I'm hoping to automate the 'Manage Nuget Packages for Solution' Consolidate User Interface using Powershell in the 'Package Manager Console'.

The following script should take ONE of the packages in the consolidation list and 'fix it'.

#do just one
get-package | Group-Object Id | foreach { [pscustomobject]@{ packagename=$_.Name; VG=$_.Group ;versions=($_.Group |select -expandproperty versions |select -ExpandProperty Version); versionMAX=($_.Group |select -expandproperty versions |select -ExpandProperty Version |sort -property versions -descending |select -last 1)  } } | foreach { [pscustomobject]@{ packagename=$_.packagename; VG=$_.VG; versions=$_.versions; versionCount= $_.versions.Count; versionMAX=$_.versionMAX }} | where versionCount -gt 1 | foreach { [pscustomobject]@{ packagename=$_.packagename; VG=$_.VG; versions=$_.versions; versionMAX=$_.versionMAX; dversions=($_.versions | select -Unique) }} | foreach { [pscustomobject]@{ packagename=$_.packagename; VG=$_.VG; versionMAX=$_.versionMAX; PN=$_.VG.ProjectName; versions=$_.versions; dversionCount=$_.dversions.Count }} | where dversionCount -gt 1 | select -first 1 | foreach { foreach($v in $_.VG) { update-package -Id $v.Id -Version $_.versionMAX -projectname $v.ProjectName } }
  • \$\begingroup\$ versionMAX = ($_.Group |select -expandproperty versions |select -ExpandProperty Version |sort -property versions -descending |select -last 1) Is that not a bug? Sort the versions from Z to A, then get the last item and assign it to versionMAX? Also, keep in mind that Version is a string and will use string sorting, so version 10.2 is less than version 9.5 \$\endgroup\$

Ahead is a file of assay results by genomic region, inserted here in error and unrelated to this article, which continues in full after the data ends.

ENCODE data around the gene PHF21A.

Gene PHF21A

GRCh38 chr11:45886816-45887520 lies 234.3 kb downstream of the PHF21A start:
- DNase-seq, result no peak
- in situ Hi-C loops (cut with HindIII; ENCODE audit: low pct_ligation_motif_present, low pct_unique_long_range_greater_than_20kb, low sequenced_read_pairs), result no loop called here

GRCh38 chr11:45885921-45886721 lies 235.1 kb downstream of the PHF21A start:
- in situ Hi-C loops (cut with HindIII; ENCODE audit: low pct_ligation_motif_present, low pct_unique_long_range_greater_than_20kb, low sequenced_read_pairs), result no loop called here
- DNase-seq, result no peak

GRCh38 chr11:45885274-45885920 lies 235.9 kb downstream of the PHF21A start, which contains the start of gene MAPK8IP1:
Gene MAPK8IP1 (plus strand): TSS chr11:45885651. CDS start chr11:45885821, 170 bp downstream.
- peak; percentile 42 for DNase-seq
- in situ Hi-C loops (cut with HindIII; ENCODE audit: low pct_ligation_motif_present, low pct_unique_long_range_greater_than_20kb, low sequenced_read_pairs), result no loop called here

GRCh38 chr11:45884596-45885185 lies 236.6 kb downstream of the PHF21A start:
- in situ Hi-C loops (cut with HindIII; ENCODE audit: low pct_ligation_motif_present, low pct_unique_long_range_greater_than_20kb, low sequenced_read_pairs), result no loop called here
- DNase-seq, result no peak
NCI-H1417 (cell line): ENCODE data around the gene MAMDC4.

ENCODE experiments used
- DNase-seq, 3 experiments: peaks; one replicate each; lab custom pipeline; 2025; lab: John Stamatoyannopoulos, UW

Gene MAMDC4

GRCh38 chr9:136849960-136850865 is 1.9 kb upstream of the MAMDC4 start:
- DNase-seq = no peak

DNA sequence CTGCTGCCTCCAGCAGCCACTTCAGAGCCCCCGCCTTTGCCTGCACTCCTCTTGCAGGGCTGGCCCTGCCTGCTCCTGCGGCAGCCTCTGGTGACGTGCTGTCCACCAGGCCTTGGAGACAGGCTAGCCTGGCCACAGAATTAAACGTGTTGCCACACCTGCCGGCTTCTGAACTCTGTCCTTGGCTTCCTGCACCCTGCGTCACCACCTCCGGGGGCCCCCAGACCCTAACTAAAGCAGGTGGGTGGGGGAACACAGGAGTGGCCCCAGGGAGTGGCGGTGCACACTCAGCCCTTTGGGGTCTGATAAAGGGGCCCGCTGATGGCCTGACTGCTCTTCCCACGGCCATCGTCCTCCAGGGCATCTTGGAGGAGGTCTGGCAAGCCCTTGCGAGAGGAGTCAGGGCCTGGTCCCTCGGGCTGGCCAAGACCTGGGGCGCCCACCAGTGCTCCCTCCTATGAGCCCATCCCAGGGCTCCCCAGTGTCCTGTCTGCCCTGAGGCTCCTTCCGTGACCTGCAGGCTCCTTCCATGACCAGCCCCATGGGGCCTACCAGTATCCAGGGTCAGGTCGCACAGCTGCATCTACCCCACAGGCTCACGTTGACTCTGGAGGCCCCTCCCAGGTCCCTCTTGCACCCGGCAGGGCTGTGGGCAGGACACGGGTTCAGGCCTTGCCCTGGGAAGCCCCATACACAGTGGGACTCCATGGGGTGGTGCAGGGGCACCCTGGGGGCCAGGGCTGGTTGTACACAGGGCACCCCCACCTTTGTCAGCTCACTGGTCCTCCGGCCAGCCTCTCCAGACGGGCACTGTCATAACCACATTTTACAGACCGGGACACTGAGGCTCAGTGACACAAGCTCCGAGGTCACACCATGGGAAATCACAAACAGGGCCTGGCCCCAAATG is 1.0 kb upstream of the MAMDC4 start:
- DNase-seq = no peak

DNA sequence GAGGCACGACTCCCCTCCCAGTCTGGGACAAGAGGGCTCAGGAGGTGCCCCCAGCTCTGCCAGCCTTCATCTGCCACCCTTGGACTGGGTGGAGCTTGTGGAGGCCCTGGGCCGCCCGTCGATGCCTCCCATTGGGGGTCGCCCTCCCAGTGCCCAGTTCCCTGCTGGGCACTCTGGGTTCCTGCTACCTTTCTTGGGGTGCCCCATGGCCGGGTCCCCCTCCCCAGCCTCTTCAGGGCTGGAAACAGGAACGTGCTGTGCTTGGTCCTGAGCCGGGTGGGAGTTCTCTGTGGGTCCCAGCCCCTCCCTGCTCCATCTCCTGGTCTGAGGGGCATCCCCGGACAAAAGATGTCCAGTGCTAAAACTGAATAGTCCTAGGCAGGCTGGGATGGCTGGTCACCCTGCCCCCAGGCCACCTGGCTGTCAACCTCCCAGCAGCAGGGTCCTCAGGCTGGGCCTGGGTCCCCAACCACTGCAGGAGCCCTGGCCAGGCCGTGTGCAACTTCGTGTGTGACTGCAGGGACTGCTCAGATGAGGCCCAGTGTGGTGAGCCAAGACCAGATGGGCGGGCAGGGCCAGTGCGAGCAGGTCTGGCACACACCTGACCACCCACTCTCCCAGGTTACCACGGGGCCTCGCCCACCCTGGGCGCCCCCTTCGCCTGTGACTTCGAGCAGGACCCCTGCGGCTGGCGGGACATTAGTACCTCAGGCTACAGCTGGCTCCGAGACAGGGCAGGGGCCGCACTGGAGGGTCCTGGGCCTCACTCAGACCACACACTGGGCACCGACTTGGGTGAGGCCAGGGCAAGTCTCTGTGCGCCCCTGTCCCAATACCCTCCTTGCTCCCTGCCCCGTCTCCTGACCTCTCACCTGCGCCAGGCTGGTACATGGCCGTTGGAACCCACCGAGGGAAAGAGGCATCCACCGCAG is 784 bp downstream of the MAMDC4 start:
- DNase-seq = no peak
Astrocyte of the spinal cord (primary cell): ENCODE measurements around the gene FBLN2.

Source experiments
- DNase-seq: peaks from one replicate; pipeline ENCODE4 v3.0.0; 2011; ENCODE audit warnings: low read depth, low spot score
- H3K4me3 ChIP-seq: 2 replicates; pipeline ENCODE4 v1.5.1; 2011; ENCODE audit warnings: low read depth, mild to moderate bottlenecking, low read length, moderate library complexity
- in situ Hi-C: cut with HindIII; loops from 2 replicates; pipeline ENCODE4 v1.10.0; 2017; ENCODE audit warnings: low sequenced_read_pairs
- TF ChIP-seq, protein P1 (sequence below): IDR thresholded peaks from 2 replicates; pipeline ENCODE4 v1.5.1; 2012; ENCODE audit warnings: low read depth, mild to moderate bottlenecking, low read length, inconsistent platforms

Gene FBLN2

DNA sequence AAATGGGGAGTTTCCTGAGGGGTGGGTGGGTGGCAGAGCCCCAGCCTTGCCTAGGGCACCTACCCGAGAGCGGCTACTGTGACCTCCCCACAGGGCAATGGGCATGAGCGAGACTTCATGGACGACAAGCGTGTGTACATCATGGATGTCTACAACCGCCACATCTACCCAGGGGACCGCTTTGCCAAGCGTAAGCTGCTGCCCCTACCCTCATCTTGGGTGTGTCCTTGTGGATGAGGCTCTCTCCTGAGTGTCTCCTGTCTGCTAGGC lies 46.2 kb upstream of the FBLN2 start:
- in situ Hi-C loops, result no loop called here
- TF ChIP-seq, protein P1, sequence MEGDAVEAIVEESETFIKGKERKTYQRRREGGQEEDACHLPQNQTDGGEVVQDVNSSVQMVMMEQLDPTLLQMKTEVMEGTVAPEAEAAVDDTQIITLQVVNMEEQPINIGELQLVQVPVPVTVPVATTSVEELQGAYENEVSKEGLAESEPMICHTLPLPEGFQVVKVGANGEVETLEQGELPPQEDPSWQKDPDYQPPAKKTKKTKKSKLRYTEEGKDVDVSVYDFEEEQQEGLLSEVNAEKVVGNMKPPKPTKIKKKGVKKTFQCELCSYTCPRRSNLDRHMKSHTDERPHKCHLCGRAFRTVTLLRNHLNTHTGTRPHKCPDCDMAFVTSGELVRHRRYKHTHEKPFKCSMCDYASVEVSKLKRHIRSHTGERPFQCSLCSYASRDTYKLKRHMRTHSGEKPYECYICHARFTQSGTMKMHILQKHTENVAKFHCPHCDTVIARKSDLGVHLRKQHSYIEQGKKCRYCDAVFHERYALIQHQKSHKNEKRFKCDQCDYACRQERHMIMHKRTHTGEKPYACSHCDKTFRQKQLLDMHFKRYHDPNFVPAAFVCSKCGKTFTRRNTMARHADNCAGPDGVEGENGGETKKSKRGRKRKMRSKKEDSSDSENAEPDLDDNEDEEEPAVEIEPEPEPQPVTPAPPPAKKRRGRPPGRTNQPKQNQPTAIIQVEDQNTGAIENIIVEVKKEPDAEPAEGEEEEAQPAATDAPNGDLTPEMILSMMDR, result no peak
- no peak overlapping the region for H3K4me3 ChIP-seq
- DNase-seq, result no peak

– Bacon Bits
    Oct 18 '17 at 19:44
  • \$\begingroup\$ @BaconBits I thought it was a bug too! but using select -first 1 was giving me the lowest version. Maybe its the -descending in front of it ?? \$\endgroup\$
    – BozoJoe
    Oct 18 '17 at 23:56

You can use Select-Object instead of casting to pscustomobjects. For instance this:

foreach { [pscustomobject]@{ packagename=$_.packagename; VG=$_.VG; versions=$_.versions; versionCount= $_.versions.Count; versionMAX=$_.versionMAX }}

becomes this, which is somewhat shorter and less noisy:

select packagename VG versions @{Name="versionCount"; Exp={$_.versions.Count}} versionMAX

Notice the calculated property for versionCount.

Regarding the single line of code, I think you could have multiple statements separated by semicolons. You would work on the code as multiple lines in your text editor, and then join them together before pasting into VS.

Write-Output hello; Write-Output world
  • \$\begingroup\$ does the Exp field have special meaning? I was having problems without the cast to pscustomobject. \$\endgroup\$
    – BozoJoe
    Oct 18 '17 at 15:40
  • \$\begingroup\$ @BozoJoe It's a calculated property. It's a special hashtable to create a property with Select-Object and some other cmdlets. It has two elements: Name(or Label) and Expression. They can be abbreviated all the way down to a single character: @{n='Name';e={$_.Value}}. You can also specify the column's width with Width with Format-Table. See here and here. \$\endgroup\$
    – Bacon Bits
    Oct 18 '17 at 19:20
  • \$\begingroup\$ @BozoJoe, Exp can contain any PowerShell expression. For instance if you wanted packagename to be in uppercase, then you could do Exp={$_.packagename.ToUpper()}. I used in the code above because this won't work: select versions.Count. \$\endgroup\$
    – Dangph
    Oct 19 '17 at 2:26

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